• During pregnancy, the microcytic anemia can be mistaken for anemia of pregnancy.[thalassemia.com]
    Plasmodium Falciparum Malaria
    • These disorders in the heterozygous state act as malaria resistance genes and influence the susceptibility to Plasmodium falciparum malaria.[hindawi.com]
    • Individually, HbS and α-thalassemia, are protective against severe Plasmodium falciparum malaria, but, there is a possible negative epistasis between α-thalassaemia and sickle cell trait which can modulate the inter population variation [2] .[journals.plos.org]
    Severe Anemia
    Sickle Cell Disease
    • Only one individual was found with sickle cell disease.[rroij.com]
    • Steinberg MH, Sebastiani P (2012) Genetic modifiers of sickle cell disease.[journals.plos.org]
    • We have evaluated the effect of alpha-globin gene number on several interrelated properties of sickle erythrocytes (RBC) that are expected to correlate with the hemolytic and rheologic consequences of sickle cell disease.[jci.org]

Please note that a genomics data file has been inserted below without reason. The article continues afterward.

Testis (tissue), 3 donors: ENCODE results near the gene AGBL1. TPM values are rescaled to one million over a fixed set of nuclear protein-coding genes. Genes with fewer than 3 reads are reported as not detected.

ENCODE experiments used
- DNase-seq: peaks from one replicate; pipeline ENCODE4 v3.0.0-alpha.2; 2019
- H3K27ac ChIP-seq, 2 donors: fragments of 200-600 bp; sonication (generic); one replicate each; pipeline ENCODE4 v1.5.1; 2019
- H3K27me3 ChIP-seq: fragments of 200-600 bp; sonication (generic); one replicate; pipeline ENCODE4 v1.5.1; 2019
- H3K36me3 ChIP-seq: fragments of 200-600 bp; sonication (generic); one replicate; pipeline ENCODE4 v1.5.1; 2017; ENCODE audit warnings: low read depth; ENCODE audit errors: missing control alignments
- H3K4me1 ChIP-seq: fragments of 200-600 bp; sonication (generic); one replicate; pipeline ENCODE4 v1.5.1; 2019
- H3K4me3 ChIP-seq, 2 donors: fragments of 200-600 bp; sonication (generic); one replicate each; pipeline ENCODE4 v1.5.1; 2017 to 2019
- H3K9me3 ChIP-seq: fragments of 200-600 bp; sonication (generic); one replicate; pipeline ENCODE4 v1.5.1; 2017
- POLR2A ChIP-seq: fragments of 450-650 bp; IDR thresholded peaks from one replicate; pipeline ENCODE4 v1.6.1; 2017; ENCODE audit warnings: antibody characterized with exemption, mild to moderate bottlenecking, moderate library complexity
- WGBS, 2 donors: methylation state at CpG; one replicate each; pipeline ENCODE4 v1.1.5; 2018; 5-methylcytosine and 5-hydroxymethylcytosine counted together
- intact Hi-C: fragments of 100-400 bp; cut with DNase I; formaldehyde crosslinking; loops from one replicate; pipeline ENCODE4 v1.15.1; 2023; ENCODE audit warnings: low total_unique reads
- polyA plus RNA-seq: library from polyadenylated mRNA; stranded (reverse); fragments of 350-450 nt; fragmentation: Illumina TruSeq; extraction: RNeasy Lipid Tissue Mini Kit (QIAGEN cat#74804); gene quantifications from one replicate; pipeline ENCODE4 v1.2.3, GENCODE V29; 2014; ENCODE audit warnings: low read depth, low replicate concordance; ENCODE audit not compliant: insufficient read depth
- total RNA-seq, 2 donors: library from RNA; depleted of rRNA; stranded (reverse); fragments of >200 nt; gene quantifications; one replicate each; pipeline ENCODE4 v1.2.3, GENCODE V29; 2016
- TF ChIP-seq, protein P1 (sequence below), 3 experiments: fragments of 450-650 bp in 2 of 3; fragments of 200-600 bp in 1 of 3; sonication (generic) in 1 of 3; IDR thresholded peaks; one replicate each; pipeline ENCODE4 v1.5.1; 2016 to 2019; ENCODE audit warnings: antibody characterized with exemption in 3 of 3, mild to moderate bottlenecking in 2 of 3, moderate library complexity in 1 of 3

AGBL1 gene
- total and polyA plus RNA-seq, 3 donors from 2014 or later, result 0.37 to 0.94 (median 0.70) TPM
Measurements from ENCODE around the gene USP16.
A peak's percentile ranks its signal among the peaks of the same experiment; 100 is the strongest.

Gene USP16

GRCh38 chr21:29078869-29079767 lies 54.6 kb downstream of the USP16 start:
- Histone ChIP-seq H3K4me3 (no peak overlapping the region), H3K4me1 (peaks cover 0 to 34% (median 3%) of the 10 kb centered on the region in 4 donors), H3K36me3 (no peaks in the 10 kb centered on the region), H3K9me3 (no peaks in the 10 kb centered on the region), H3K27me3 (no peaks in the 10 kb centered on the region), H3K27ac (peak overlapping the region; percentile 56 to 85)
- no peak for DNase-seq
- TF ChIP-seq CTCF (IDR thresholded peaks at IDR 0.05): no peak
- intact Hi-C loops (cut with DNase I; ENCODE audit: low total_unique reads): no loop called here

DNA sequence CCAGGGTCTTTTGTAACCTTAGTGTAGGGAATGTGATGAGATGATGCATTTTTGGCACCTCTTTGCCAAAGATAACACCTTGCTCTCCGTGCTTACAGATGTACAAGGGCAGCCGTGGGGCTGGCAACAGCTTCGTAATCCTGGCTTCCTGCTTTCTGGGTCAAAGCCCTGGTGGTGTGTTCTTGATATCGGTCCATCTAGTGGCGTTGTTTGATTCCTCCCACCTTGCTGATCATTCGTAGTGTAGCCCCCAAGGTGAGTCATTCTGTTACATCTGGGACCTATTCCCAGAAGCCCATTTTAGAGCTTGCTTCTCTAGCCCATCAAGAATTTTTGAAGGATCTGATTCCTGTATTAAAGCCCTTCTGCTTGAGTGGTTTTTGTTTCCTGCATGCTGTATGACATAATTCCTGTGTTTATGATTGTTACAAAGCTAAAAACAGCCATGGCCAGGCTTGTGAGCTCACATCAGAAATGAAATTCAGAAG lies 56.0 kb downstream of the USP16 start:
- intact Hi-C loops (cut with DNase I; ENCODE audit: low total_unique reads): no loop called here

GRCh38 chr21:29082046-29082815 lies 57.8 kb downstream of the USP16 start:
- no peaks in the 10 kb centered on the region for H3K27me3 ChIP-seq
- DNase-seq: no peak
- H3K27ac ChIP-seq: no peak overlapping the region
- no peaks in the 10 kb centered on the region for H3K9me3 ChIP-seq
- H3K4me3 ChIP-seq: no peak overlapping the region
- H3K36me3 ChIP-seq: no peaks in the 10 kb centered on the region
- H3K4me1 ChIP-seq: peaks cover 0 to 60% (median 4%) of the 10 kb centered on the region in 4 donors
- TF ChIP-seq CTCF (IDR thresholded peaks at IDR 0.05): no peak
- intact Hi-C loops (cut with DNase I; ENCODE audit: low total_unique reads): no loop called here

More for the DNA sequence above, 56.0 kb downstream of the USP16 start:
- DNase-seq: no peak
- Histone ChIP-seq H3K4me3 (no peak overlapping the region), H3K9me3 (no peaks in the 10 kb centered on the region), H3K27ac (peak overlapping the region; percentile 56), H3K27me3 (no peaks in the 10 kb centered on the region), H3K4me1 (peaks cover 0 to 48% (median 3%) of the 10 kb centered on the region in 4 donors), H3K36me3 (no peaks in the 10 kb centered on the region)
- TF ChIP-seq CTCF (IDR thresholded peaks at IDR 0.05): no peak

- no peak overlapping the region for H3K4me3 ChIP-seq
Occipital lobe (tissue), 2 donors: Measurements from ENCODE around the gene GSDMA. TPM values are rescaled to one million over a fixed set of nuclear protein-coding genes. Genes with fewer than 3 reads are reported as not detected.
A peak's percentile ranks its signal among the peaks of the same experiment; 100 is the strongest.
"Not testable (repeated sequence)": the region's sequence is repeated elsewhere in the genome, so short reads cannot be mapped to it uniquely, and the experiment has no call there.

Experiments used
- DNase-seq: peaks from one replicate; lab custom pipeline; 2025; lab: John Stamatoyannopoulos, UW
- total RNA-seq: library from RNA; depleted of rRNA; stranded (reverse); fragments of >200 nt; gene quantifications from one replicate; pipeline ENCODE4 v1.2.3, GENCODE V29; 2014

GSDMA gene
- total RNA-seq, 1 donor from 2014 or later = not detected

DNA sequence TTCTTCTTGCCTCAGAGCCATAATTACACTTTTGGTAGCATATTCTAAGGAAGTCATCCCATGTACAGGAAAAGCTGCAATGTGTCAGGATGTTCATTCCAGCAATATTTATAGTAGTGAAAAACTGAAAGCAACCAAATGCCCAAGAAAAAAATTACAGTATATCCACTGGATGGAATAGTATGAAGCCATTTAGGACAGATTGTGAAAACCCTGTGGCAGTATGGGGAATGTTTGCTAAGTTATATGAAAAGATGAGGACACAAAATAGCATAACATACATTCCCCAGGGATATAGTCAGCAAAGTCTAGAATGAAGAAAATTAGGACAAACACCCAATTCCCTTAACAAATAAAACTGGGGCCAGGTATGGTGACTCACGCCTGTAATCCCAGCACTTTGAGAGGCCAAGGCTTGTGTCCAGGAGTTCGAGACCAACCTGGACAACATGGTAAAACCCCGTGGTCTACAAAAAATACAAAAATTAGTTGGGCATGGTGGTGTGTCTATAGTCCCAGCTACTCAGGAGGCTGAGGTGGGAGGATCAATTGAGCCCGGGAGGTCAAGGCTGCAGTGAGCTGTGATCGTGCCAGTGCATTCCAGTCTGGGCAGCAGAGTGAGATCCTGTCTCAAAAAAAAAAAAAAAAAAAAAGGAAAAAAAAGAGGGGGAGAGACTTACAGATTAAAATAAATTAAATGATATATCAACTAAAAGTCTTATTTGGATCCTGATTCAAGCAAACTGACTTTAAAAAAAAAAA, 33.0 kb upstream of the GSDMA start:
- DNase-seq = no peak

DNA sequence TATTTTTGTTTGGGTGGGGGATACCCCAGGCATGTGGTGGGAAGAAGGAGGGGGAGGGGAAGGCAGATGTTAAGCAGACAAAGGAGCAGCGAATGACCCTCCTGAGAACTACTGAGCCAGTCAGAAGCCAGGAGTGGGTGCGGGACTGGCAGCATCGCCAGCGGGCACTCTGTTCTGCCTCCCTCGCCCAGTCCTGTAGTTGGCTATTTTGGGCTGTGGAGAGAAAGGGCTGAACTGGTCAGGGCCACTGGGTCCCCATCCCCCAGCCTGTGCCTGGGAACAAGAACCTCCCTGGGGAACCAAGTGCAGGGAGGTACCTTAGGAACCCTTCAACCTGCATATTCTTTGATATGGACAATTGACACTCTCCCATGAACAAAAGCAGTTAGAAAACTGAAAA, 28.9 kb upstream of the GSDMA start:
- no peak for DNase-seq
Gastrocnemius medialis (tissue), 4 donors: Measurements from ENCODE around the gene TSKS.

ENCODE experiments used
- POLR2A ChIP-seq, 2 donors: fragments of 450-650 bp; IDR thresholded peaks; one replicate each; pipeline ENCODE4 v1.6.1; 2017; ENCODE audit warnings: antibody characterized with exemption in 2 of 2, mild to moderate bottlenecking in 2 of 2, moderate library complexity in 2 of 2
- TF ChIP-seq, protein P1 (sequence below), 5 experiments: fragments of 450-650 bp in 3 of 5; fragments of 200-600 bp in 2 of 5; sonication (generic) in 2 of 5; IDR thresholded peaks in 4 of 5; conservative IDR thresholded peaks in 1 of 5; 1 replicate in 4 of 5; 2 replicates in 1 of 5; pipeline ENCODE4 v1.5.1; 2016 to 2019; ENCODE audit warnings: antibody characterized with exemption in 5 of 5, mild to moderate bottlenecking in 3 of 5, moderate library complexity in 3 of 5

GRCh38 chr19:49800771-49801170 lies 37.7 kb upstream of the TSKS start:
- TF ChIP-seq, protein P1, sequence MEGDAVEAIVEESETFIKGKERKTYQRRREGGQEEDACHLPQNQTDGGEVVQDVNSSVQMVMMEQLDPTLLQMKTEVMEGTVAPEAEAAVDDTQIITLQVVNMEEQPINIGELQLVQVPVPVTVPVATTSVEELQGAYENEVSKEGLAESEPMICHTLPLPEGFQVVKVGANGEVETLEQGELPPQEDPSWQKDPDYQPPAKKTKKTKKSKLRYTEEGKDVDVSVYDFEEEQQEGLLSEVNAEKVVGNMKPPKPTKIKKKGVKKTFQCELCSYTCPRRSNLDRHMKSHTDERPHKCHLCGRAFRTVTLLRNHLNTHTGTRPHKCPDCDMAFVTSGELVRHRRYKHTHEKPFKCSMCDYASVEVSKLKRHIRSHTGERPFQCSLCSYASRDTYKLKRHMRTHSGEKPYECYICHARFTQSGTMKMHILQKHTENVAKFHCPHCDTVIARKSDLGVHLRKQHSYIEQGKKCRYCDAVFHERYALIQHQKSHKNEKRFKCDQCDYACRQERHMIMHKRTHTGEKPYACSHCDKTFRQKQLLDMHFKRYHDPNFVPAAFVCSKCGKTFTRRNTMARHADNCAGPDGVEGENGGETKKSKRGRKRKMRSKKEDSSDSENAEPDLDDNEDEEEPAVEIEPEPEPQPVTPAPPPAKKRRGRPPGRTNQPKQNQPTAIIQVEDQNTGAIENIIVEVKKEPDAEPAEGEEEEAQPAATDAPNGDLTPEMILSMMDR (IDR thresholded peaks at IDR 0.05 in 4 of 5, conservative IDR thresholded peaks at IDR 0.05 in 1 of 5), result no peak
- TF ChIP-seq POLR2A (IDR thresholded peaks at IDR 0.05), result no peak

• Sickle cell disease is another kind of genetic blood disorder (NICE 2008) .[babycentre.co.uk]
    • If no beta globin is produced, the clinical picture is similar to sickle cell disease but with even worse baseline anemia.[labtestsonline.org]
    Stillbirth
    • Hematology An inherited condition caused by a defect in the synthesis of the Hb α chain; Hb Barts hemoglobinopathy is characterized by the presence of 4 gamma chains; it is more common in southeast Asians; the most severe form of alpha thalassemia causes stillbirth[medical-dictionary.thefreedictionary.com]
    • Risk factors for thalassemia include: Asian, Chinese, Mediterranean, or African American ethnicity Family history of the disorder The most severe form of alpha thalassemia major causes stillbirth (death of the unborn baby during birth or the late stages[medlineplus.gov]